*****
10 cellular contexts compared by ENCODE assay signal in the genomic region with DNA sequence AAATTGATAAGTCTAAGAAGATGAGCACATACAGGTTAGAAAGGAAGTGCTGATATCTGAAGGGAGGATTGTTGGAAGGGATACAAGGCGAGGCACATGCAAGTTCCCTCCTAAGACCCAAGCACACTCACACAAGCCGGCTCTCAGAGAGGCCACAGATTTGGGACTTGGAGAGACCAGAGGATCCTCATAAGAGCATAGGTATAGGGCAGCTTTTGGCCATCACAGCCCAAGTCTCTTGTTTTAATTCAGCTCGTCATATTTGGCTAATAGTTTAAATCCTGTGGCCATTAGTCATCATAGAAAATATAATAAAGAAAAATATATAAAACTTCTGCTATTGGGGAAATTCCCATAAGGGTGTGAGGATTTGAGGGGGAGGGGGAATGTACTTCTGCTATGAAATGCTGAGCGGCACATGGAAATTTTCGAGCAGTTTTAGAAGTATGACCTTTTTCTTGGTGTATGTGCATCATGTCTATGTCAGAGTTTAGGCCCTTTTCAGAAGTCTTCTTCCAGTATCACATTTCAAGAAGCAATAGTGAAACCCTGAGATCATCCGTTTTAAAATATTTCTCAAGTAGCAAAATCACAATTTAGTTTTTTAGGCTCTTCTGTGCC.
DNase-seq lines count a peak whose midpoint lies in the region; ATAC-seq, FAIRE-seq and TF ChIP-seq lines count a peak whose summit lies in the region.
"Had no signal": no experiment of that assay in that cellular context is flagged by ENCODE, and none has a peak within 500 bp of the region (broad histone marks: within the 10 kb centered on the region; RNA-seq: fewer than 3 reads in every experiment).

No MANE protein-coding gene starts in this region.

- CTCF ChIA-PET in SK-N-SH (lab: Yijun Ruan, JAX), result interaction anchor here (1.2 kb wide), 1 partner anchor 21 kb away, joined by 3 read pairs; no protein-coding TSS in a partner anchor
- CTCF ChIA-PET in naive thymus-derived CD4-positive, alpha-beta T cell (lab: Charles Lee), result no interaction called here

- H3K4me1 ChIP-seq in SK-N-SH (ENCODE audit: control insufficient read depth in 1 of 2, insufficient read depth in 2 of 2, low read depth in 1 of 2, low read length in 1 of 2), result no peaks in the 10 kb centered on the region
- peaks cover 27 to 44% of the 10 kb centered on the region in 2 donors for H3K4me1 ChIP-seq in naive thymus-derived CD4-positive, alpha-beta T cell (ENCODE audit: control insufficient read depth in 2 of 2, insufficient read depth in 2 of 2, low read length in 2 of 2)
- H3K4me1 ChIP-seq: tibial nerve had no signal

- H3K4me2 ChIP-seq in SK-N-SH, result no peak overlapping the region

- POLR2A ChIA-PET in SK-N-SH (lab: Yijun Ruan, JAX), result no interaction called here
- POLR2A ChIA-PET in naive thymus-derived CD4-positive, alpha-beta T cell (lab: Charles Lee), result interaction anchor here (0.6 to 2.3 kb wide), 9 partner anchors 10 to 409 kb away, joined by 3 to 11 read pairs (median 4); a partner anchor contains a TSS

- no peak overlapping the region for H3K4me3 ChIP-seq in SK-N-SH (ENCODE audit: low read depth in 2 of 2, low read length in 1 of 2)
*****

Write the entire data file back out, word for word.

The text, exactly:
10 cellular contexts compared by ENCODE assay signal in the genomic region with DNA sequence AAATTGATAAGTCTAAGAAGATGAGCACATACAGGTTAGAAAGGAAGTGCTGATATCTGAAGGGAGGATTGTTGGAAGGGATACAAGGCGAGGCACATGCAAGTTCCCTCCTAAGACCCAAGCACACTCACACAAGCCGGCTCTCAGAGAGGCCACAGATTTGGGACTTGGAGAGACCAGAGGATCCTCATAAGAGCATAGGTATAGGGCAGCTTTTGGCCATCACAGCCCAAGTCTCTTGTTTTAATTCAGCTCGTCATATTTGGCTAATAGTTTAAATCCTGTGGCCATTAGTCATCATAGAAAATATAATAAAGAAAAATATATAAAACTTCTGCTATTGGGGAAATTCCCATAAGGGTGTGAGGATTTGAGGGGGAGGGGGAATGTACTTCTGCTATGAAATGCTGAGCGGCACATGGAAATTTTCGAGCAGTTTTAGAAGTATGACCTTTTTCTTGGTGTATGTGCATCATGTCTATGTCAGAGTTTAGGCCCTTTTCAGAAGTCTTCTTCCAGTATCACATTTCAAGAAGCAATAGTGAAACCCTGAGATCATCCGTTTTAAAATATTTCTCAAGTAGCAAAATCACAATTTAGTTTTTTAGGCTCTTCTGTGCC.
DNase-seq lines count a peak whose midpoint lies in the region; ATAC-seq, FAIRE-seq and TF ChIP-seq lines count a peak whose summit lies in the region.
"Had no signal": no experiment of that assay in that cellular context is flagged by ENCODE, and none has a peak within 500 bp of the region (broad histone marks: within the 10 kb centered on the region; RNA-seq: fewer than 3 reads in every experiment).

No MANE protein-coding gene starts in this region.

- CTCF ChIA-PET in SK-N-SH (lab: Yijun Ruan, JAX), result interaction anchor here (1.2 kb wide), 1 partner anchor 21 kb away, joined by 3 read pairs; no protein-coding TSS in a partner anchor
- CTCF ChIA-PET in naive thymus-derived CD4-positive, alpha-beta T cell (lab: Charles Lee), result no interaction called here

- H3K4me1 ChIP-seq in SK-N-SH (ENCODE audit: control insufficient read depth in 1 of 2, insufficient read depth in 2 of 2, low read depth in 1 of 2, low read length in 1 of 2), result no peaks in the 10 kb centered on the region
- peaks cover 27 to 44% of the 10 kb centered on the region in 2 donors for H3K4me1 ChIP-seq in naive thymus-derived CD4-positive, alpha-beta T cell (ENCODE audit: control insufficient read depth in 2 of 2, insufficient read depth in 2 of 2, low read length in 2 of 2)
- H3K4me1 ChIP-seq: tibial nerve had no signal

- H3K4me2 ChIP-seq in SK-N-SH, result no peak overlapping the region

- POLR2A ChIA-PET in SK-N-SH (lab: Yijun Ruan, JAX), result no interaction called here
- POLR2A ChIA-PET in naive thymus-derived CD4-positive, alpha-beta T cell (lab: Charles Lee), result interaction anchor here (0.6 to 2.3 kb wide), 9 partner anchors 10 to 409 kb away, joined by 3 to 11 read pairs (median 4); a partner anchor contains a TSS

- no peak overlapping the region for H3K4me3 ChIP-seq in SK-N-SH (ENCODE audit: low read depth in 2 of 2, low read length in 1 of 2)